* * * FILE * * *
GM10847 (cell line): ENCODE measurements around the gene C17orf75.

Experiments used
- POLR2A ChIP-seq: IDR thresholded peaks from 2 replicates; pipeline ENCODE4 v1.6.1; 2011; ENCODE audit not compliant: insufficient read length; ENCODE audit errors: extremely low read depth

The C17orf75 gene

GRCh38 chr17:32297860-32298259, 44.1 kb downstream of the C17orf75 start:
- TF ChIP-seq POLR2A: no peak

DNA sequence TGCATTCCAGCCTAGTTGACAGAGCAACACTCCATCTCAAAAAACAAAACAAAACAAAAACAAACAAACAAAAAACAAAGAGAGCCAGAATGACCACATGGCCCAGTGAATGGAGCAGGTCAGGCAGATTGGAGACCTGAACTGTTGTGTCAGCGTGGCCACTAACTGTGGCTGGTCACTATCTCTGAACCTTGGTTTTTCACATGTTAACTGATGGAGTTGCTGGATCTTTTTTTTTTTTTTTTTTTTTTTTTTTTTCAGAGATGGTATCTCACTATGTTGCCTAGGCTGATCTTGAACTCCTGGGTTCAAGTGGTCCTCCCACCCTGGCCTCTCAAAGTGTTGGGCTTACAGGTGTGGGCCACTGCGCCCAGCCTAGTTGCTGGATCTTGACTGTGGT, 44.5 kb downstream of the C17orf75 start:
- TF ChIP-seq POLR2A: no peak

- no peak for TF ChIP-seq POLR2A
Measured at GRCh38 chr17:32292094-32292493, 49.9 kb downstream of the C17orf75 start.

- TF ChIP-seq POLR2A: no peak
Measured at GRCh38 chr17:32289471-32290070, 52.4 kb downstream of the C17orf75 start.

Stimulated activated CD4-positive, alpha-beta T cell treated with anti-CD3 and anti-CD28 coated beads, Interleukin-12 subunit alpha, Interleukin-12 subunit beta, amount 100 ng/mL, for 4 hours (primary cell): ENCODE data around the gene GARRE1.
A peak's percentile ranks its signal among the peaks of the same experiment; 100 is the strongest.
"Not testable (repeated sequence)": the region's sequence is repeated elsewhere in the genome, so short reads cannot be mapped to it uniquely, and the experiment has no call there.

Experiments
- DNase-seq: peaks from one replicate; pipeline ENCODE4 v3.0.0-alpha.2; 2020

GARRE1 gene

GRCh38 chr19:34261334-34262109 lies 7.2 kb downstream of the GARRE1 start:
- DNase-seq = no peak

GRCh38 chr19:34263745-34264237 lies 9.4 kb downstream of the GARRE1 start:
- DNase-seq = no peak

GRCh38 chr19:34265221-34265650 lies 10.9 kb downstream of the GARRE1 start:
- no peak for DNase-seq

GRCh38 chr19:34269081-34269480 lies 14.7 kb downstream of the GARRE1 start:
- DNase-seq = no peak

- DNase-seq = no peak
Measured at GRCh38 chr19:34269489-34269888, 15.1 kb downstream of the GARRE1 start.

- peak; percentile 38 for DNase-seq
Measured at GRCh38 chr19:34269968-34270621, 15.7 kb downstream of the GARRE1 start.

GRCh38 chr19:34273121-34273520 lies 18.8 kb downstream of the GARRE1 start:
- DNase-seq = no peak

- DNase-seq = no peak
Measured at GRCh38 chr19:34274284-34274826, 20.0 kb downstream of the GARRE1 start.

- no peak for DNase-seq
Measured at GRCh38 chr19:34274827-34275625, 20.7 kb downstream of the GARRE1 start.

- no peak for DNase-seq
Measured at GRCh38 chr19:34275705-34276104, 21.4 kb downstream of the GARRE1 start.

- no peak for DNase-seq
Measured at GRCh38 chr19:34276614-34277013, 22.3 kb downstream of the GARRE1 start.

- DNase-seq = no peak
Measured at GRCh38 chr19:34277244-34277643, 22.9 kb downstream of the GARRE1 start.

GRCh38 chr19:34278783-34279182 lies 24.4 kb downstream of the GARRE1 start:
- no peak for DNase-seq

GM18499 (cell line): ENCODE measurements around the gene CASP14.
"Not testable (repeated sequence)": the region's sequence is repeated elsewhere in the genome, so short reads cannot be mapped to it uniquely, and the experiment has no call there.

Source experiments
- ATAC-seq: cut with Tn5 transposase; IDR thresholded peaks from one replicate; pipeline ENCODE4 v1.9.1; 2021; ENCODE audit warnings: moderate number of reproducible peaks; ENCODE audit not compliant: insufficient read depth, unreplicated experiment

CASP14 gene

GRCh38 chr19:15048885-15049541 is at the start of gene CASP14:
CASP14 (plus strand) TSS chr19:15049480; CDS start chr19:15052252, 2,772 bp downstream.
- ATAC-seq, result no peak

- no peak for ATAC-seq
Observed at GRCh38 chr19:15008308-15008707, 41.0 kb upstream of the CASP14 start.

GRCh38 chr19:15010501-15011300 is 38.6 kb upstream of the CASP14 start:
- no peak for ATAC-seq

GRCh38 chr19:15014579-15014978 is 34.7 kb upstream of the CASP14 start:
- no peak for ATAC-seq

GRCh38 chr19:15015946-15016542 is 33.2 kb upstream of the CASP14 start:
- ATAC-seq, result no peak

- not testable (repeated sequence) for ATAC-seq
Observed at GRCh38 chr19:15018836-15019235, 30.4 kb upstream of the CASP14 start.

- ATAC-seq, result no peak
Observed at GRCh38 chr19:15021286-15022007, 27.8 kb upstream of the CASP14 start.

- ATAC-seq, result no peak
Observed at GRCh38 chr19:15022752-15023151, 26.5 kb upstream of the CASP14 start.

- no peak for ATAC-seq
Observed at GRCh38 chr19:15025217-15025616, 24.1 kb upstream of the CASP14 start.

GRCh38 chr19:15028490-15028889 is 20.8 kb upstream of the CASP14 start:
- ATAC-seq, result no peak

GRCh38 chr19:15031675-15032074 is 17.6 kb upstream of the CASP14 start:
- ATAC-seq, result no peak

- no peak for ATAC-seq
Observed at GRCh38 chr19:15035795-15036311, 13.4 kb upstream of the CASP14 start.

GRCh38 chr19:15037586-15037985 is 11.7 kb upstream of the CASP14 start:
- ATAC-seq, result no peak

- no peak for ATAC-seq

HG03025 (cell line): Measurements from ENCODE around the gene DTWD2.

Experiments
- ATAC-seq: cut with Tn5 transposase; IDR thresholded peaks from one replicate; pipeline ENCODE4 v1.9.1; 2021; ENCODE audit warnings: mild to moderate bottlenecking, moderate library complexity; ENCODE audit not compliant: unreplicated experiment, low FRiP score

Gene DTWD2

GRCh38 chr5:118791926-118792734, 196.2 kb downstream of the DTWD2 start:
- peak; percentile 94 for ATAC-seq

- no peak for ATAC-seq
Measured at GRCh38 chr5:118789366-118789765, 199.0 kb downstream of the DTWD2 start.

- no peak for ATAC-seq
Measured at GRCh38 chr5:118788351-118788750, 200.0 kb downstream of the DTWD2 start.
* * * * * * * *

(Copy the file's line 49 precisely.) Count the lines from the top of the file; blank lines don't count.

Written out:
CASP14 gene